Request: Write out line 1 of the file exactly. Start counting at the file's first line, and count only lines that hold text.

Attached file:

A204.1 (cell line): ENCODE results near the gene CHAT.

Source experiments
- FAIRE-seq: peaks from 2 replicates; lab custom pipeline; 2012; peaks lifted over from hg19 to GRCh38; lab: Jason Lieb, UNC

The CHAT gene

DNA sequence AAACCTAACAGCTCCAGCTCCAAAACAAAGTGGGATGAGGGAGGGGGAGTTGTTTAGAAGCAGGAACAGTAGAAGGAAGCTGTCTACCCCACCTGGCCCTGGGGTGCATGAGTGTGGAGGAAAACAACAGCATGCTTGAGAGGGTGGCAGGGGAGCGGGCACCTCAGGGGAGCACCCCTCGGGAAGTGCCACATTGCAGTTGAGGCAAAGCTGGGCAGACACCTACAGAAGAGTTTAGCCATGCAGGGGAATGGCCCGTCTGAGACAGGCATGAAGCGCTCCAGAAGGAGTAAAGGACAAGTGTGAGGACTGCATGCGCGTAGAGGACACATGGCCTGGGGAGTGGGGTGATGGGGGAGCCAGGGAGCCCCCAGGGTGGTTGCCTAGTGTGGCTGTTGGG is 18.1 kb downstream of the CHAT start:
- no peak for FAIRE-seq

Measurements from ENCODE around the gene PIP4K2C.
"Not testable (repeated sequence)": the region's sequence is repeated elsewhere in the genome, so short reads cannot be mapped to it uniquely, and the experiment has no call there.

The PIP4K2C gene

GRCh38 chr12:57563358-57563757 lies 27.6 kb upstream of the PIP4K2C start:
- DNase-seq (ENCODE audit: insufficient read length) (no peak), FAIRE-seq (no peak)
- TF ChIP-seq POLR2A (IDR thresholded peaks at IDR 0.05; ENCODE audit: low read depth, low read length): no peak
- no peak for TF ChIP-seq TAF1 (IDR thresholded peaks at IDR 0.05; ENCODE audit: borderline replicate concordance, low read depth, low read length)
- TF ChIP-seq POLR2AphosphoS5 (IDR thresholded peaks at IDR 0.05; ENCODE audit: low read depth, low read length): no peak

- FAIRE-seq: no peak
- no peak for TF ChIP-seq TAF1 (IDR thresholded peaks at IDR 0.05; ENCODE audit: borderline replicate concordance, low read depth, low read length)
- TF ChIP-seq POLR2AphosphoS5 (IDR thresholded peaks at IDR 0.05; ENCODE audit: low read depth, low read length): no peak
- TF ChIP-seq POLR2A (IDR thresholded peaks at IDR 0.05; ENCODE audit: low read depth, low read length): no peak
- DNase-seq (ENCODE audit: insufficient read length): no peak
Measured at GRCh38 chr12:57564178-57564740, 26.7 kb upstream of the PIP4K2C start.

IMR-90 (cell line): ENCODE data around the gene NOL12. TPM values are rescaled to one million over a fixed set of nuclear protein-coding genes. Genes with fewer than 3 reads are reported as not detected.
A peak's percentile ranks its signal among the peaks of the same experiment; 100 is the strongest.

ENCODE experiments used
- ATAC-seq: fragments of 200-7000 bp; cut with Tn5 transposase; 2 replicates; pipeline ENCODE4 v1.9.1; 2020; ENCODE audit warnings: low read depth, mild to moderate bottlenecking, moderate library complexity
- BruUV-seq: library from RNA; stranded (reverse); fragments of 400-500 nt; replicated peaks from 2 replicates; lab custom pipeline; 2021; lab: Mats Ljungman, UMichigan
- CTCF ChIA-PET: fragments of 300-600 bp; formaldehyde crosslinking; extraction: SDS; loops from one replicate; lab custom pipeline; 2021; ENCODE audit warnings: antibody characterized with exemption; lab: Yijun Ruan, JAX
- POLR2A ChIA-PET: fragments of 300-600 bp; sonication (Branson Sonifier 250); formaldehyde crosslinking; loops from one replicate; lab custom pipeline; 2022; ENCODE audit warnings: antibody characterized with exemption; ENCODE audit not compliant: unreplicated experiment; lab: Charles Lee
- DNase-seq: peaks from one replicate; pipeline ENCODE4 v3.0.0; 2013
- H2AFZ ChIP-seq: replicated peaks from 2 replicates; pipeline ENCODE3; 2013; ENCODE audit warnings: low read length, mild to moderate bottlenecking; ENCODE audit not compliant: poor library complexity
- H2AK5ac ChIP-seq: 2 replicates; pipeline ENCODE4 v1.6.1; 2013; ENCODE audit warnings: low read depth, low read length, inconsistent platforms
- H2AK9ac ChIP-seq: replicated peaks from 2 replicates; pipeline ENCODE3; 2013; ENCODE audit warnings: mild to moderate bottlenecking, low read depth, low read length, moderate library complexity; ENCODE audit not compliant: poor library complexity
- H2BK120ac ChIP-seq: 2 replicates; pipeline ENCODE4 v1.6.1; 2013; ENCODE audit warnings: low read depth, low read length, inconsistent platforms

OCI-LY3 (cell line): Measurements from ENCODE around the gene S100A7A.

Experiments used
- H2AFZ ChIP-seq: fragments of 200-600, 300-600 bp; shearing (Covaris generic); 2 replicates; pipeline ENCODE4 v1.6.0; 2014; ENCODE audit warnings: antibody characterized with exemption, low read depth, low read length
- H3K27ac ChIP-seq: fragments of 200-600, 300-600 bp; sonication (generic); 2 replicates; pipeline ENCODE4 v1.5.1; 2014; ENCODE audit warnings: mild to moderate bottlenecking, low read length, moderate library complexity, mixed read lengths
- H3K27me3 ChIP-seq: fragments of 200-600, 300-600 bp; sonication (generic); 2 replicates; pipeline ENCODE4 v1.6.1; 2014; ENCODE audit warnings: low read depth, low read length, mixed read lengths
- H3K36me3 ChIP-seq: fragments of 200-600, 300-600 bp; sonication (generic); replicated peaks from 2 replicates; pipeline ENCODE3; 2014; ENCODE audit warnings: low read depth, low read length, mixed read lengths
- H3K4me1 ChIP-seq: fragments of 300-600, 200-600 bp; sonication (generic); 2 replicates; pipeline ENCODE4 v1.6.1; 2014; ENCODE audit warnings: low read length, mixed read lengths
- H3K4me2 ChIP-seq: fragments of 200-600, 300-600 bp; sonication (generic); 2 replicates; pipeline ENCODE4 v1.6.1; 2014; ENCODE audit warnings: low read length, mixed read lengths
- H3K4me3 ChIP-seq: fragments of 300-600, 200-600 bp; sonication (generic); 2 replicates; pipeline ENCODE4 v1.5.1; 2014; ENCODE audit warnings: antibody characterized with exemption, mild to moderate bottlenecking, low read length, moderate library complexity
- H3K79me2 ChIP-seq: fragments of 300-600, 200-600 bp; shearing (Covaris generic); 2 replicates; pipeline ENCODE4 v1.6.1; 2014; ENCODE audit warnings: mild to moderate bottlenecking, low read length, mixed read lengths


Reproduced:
A204.1 (cell line): ENCODE results near the gene CHAT.